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by Dave Rome
March 14, 2019
As the world’s largest sporting goods retailer, the French company Decathlon will soon open its first full-scale store in the USA. Known to be aggressive on price, the vertically-integrated company carries its own brands across multiple sports, and for cycling, those are B’Twin and Triban.
Given Decathlon’s 1500-odd superstores across over 50 countries, it may seem odd to have an article dedicated to single shop due to open in San Francisco, especially given Decathlon officially entered the US market with a smaller test shop in April last year. However, it’s yet another example of a changing landscape in bicycle retail.
Chain stores seem to come and go in America’s bicycle industry. Most recently, the nation-wide chain of Performance Bicycles found itself in severe financial difficulty, with many stores already closed and the remainder in a state of liquidation.
Coincidentally, as one falls, another rises. The country’s largest outdoor-goods retail chain, REI Co-Op, recently announced a renewed focus to growing its bike business. Cannondale bikes, along with Bontrager components and accessories, are now being stocked in all 154 REI stores, while staff are expected to undergo more advanced product knowledge training.
And now, Decathlon have announced the upcoming opening of its first full-sized USA store. Said to be six times the size of Decathlon’s original US market-test “Lab Store”, the new Bay Area, San Francisco-based store shares a shopping center with the likes of Ikea, Target, Best Buy and Home Depot. It’s due to open April 12th.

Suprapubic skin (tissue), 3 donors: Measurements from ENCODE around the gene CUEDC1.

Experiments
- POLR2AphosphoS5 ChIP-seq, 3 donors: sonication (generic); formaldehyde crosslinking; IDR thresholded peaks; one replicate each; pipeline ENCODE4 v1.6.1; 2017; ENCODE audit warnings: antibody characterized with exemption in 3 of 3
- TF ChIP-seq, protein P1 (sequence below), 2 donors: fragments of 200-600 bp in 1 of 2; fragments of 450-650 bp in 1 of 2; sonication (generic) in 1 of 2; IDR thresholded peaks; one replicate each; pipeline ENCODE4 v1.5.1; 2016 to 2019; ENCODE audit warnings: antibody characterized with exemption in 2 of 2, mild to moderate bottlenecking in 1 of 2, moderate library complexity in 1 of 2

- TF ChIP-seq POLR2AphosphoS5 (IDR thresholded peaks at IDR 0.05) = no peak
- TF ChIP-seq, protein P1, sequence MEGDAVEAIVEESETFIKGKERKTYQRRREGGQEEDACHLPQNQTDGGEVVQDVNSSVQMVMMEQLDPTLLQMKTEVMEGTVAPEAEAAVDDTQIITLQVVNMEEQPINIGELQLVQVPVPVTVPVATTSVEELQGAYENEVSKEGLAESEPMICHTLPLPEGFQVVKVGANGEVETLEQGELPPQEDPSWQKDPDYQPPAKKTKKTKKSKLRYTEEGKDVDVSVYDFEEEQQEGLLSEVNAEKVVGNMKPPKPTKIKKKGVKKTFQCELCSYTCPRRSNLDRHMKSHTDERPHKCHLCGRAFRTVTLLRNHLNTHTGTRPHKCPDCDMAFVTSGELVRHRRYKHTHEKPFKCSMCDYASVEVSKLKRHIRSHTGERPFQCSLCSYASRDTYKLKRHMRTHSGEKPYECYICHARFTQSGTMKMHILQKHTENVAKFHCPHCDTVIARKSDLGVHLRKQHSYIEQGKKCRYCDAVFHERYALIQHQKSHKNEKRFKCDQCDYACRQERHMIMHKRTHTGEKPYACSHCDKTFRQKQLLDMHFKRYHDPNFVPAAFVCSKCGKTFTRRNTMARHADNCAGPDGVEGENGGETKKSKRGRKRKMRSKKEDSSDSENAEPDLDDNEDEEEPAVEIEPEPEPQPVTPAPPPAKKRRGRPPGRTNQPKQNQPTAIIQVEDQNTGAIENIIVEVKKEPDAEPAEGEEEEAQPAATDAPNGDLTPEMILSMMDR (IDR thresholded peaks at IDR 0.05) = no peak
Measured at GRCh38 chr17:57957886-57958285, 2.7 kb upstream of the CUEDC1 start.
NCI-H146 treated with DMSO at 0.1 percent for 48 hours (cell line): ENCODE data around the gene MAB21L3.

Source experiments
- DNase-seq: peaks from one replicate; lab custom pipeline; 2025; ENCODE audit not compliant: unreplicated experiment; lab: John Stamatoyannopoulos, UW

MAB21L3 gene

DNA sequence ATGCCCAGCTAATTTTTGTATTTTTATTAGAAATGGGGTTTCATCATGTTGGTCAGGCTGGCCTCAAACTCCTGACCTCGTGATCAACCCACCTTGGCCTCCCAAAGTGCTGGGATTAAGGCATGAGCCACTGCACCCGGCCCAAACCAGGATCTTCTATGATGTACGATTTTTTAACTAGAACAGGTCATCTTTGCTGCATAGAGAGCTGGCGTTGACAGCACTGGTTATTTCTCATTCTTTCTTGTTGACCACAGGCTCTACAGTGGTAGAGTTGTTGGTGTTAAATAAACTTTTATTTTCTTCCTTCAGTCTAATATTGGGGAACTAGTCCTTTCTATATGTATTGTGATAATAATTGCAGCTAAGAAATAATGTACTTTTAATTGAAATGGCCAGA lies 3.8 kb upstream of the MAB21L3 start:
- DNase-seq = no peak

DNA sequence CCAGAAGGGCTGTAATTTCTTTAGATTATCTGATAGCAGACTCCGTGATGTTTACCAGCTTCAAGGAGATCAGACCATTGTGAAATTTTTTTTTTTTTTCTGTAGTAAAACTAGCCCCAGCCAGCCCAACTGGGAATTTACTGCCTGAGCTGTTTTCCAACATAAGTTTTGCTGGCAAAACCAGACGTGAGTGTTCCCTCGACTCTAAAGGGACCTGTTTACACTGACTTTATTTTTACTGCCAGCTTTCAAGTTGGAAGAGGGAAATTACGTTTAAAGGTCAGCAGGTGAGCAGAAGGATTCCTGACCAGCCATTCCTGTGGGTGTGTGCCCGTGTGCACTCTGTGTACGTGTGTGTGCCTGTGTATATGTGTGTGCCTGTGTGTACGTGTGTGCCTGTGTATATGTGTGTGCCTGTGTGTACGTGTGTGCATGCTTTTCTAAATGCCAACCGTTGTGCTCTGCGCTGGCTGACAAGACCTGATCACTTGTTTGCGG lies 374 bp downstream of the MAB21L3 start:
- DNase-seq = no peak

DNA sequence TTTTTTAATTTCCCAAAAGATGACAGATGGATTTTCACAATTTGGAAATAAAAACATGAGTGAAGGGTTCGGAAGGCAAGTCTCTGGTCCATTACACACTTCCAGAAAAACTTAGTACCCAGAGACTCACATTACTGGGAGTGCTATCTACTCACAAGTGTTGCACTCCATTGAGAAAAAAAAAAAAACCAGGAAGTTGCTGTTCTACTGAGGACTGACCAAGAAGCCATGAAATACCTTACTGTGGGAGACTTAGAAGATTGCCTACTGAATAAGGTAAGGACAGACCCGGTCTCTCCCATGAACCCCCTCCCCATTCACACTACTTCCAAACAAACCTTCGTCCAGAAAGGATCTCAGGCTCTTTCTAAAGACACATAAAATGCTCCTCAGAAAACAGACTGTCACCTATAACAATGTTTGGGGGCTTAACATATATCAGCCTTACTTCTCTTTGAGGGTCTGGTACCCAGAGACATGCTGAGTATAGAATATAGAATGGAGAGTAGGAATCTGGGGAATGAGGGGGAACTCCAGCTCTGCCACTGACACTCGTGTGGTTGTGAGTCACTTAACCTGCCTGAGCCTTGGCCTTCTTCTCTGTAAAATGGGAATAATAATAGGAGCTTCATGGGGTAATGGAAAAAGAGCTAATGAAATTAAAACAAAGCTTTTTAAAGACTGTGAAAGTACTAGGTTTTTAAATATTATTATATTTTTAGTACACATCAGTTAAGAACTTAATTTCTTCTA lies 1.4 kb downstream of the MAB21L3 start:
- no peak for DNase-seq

With increased space, Decathlon is expanding into new markets, including kid’s cycling gear. “It is important to us to provide Bay Area kids and residents affordable, high-quality sporting goods so they can live their best active lives,” said Sophie O’Kelly de Gallagh, Chief Operating Officer of Decathlon USA. A message that carries a strong message for Decathlon’s aggressive focus on low prices.
In many ways, REI’s recent move of selling established and well-supported brands serves as more of a threat to independent bike stores than Decathlon’s entry, but Decathlon shouldn’t be overlooked. Their rate of growth to expand locations has been known to be rapid, all the while besting those who try to compete on price.
Thankfully most independent retailers have already moved away from low-cost competition, with the likes of Wal-Mart and Amazon now dominating that space. It’ll be interesting to see just how many B’Twin bikes start appearing in the streets of San Francisco.
Image shown is of a British Decathlon store.